One of the many inconveniences that doomed wearable products like Google Glass and Snap’s Spectacles was the need to charge them every night. Streaming video and data requires a lot of power, and that takes a tremendous toll on a tiny battery. But engineers at the University of Washington say they’ve found a way to stream hi-def video that uses 10,000 times less power than current technologies.
Eventually, the new approach to wirelessly broadcasting video signals could lead to devices that don’t need a power source at all. Security cameras, for example, could be mounted almost anywhere, and video-streaming smart glasses could wind up almost indistinguishable from a regular pair of Ray-Bans as other components, not just the batteries, could be removed from the process—or at least relocated.
Streaming video usually involves taking raw data from an image sensor, converting it into a compressed signal to minimize the file size, and then broadcasting it wirelessly. The compression step reduces the amount of data that has to be transferred, but that step also requires additional power-hungry processing hardware. What the researchers at the University of Washington are instead doing is broadcasting the raw image data right from the camera sensor, requiring anywhere from 1,000 to 10,000 times less power to do, and then relying on a nearby smartphone to handle all of the image processing and compression.
In a paper presented at the Symposium on Networked Systems Design and Implementation, the engineers detail how the individual pixels in a camera sensor can be connected directly to an antenna, instead of a processor. When photons hit the sensor, a corresponding signal would be received by the antenna which would in turn broadcast a signal. Shorter signals would indicate the pixel detected a minimal amount of brightness, while longer signals would indicate brighter results, allowing the smartphone receiving the data from the sensor to translate the results into actual images. The subtle signals piggyback on other signals bouncing around a room, enabling them to be picked up by a smartphone, or some other device, as far as 14 feet away.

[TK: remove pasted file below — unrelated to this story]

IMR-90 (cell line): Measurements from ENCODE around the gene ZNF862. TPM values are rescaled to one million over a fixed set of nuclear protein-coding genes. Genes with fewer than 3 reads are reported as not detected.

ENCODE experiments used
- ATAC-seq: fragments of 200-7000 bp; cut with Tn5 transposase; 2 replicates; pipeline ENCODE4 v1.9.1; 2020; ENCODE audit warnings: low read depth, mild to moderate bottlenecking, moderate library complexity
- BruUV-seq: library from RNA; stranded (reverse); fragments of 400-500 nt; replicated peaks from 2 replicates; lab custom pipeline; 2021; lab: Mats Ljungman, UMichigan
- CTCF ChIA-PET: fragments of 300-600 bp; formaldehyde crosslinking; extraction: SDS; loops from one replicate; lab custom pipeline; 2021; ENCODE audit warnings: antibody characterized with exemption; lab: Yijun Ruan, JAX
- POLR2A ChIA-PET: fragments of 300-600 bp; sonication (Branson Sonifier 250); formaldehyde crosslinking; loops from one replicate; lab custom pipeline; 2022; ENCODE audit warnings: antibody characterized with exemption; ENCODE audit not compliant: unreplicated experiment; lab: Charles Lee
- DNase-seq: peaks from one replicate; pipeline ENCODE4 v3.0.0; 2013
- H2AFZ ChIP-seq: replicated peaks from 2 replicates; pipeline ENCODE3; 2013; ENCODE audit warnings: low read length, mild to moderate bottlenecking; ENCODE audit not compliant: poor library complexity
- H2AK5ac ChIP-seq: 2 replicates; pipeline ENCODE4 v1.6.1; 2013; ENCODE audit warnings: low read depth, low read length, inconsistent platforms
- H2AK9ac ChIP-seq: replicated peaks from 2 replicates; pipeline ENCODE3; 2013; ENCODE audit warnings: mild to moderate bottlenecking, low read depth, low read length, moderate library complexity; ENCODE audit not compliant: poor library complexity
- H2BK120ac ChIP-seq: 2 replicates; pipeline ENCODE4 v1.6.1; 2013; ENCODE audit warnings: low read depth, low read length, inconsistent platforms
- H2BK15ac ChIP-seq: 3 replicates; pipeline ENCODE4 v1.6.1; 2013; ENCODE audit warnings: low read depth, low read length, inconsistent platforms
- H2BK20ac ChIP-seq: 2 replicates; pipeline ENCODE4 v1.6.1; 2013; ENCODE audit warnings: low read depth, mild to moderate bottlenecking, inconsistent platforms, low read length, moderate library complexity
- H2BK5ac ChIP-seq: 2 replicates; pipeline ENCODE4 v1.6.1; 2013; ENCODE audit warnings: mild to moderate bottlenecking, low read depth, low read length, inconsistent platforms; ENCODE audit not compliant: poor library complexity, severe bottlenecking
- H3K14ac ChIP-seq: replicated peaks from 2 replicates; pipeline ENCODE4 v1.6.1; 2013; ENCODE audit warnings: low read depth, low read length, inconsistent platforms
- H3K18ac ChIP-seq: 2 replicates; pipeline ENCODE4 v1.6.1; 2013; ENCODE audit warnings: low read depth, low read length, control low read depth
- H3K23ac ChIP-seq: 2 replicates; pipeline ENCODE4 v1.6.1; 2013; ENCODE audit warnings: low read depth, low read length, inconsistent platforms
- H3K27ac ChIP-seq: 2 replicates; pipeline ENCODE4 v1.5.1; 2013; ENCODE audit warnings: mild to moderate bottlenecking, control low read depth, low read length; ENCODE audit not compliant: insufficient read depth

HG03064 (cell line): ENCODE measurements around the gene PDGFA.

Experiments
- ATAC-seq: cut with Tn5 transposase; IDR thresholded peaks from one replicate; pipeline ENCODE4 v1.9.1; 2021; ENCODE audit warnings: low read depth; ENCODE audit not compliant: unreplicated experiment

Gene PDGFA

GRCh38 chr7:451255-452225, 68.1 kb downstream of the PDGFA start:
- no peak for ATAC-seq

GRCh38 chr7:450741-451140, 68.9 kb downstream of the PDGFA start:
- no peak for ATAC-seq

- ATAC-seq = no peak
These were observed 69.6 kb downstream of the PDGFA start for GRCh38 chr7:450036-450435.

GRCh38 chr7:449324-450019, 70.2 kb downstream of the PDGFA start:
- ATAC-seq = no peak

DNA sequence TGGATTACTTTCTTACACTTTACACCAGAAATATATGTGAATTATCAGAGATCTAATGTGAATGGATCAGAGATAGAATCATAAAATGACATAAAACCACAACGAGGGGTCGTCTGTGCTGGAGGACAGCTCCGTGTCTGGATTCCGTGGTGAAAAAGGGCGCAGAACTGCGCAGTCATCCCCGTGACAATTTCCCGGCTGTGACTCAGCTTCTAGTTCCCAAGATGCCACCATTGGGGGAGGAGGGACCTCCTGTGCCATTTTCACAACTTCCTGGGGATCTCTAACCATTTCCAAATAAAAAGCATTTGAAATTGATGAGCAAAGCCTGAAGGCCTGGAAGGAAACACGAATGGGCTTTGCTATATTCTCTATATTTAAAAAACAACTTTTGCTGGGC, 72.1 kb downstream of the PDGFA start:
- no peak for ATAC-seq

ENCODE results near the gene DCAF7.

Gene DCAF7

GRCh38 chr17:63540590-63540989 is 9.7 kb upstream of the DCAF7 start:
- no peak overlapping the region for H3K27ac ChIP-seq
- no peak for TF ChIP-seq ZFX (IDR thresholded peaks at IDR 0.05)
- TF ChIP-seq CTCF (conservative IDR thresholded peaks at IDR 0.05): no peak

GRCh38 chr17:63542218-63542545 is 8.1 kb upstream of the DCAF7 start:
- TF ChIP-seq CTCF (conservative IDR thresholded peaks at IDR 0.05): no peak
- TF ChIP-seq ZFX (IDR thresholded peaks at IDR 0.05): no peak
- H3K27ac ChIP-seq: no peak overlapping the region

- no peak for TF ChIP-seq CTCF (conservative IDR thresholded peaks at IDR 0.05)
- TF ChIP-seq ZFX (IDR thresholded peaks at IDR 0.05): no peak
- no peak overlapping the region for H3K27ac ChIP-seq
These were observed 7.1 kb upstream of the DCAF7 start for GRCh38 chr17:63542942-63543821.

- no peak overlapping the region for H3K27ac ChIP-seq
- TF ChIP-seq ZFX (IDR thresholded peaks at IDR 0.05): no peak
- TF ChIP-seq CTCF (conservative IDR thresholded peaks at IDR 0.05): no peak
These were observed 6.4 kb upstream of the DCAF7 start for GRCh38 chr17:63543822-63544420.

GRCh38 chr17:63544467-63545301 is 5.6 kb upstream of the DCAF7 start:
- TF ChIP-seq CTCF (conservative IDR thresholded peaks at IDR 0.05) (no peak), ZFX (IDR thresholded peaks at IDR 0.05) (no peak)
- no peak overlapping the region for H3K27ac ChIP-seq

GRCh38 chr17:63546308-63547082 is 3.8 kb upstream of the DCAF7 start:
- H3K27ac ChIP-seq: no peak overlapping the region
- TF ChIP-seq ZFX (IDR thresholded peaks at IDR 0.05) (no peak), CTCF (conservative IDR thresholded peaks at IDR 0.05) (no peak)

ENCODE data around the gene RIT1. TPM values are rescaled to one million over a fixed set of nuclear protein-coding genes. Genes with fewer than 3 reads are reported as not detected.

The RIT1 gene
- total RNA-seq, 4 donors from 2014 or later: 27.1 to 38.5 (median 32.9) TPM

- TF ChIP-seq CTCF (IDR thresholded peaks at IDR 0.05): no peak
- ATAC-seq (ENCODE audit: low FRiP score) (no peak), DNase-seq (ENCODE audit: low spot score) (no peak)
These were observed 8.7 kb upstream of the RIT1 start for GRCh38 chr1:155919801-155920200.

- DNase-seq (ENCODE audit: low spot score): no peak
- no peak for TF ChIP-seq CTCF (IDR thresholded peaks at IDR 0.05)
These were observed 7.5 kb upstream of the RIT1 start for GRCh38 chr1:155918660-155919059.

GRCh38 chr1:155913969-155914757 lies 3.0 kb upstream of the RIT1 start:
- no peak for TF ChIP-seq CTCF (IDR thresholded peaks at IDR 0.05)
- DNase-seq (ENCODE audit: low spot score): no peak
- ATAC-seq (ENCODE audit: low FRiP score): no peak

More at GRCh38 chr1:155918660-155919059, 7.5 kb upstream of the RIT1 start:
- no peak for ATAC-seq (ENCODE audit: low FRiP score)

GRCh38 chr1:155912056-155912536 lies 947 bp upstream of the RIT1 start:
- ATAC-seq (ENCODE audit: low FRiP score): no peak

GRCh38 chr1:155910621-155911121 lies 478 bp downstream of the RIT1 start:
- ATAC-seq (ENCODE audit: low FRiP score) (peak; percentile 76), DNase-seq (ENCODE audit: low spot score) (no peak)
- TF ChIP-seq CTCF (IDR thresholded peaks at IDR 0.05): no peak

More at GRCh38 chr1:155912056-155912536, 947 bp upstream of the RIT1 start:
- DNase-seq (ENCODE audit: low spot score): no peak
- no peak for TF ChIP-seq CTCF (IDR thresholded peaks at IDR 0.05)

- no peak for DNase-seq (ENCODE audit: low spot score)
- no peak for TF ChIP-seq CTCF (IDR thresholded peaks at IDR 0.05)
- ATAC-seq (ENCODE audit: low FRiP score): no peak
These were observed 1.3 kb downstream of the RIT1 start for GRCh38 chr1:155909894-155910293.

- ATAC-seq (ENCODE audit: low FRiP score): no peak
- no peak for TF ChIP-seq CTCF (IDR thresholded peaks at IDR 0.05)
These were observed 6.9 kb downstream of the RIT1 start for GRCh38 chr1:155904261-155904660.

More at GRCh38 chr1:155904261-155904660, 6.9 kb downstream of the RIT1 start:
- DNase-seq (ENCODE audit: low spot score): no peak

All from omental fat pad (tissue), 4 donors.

That’s a gross simplification of the complex technology behind this breakthrough, but in real world testing, the researchers say they were able to broadcast a 720P hi-def signal at 10 frames per second from a customized camera, which is remarkable quality given this approach is still in the early research phases.
In addition to having terrible battery life, wearables like Google Glass simply looked bulky and terrible. Snapchat’s Spectacles were a little better in terms of their form-factor and aesthetics, but seem to have died an equally predictable death. Ditching the need for having bulky batteries sitting on your face is a huge step towards developing smart glasses consumers might actually want to buy and wear, but at the moment there’s unfortunately no timeline on when this technology might be tested and adopted by the companies who’ve already failed in this space.